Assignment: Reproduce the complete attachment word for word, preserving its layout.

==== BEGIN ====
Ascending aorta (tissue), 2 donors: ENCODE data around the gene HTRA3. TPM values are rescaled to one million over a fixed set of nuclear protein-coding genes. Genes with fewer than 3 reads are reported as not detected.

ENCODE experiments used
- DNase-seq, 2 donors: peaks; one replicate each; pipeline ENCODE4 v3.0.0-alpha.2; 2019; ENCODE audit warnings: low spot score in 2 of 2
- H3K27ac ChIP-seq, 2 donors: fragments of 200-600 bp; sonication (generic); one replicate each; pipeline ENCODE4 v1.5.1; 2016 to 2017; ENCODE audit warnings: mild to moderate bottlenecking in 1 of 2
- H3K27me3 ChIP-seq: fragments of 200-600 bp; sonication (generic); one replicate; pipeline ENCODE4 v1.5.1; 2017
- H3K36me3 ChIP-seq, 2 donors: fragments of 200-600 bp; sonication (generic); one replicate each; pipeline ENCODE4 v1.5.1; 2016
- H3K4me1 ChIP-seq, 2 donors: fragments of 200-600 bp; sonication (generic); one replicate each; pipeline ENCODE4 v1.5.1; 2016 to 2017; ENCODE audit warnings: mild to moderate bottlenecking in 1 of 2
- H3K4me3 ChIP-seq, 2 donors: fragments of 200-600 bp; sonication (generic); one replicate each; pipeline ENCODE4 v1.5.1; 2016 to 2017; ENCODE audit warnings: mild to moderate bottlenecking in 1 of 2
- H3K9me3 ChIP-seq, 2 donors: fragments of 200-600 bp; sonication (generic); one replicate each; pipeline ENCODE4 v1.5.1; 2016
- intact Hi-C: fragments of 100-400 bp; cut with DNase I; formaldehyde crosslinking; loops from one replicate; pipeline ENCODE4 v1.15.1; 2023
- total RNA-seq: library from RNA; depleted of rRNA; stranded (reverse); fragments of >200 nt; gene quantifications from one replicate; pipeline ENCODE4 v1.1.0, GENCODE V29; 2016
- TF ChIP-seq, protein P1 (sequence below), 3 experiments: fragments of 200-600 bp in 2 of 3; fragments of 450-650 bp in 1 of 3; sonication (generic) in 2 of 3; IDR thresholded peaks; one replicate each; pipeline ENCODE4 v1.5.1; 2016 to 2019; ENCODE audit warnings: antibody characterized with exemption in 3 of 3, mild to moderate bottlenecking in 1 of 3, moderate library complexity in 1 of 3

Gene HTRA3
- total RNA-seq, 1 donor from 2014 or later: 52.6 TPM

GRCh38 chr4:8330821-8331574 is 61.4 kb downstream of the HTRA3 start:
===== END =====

Ascending aorta (tissue), 2 donors: ENCODE data around the gene HTRA3. TPM values are rescaled to one million over a fixed set of nuclear protein-coding genes. Genes with fewer than 3 reads are reported as not detected.

ENCODE experiments used
- DNase-seq, 2 donors: peaks; one replicate each; pipeline ENCODE4 v3.0.0-alpha.2; 2019; ENCODE audit warnings: low spot score in 2 of 2
- H3K27ac ChIP-seq, 2 donors: fragments of 200-600 bp; sonication (generic); one replicate each; pipeline ENCODE4 v1.5.1; 2016 to 2017; ENCODE audit warnings: mild to moderate bottlenecking in 1 of 2
- H3K27me3 ChIP-seq: fragments of 200-600 bp; sonication (generic); one replicate; pipeline ENCODE4 v1.5.1; 2017
- H3K36me3 ChIP-seq, 2 donors: fragments of 200-600 bp; sonication (generic); one replicate each; pipeline ENCODE4 v1.5.1; 2016
- H3K4me1 ChIP-seq, 2 donors: fragments of 200-600 bp; sonication (generic); one replicate each; pipeline ENCODE4 v1.5.1; 2016 to 2017; ENCODE audit warnings: mild to moderate bottlenecking in 1 of 2
- H3K4me3 ChIP-seq, 2 donors: fragments of 200-600 bp; sonication (generic); one replicate each; pipeline ENCODE4 v1.5.1; 2016 to 2017; ENCODE audit warnings: mild to moderate bottlenecking in 1 of 2
- H3K9me3 ChIP-seq, 2 donors: fragments of 200-600 bp; sonication (generic); one replicate each; pipeline ENCODE4 v1.5.1; 2016
- intact Hi-C: fragments of 100-400 bp; cut with DNase I; formaldehyde crosslinking; loops from one replicate; pipeline ENCODE4 v1.15.1; 2023
- total RNA-seq: library from RNA; depleted of rRNA; stranded (reverse); fragments of >200 nt; gene quantifications from one replicate; pipeline ENCODE4 v1.1.0, GENCODE V29; 2016
- TF ChIP-seq, protein P1 (sequence below), 3 experiments: fragments of 200-600 bp in 2 of 3; fragments of 450-650 bp in 1 of 3; sonication (generic) in 2 of 3; IDR thresholded peaks; one replicate each; pipeline ENCODE4 v1.5.1; 2016 to 2019; ENCODE audit warnings: antibody characterized with exemption in 3 of 3, mild to moderate bottlenecking in 1 of 3, moderate library complexity in 1 of 3

Gene HTRA3
- total RNA-seq, 1 donor from 2014 or later: 52.6 TPM

GRCh38 chr4:8330821-8331574 is 61.4 kb downstream of the HTRA3 start: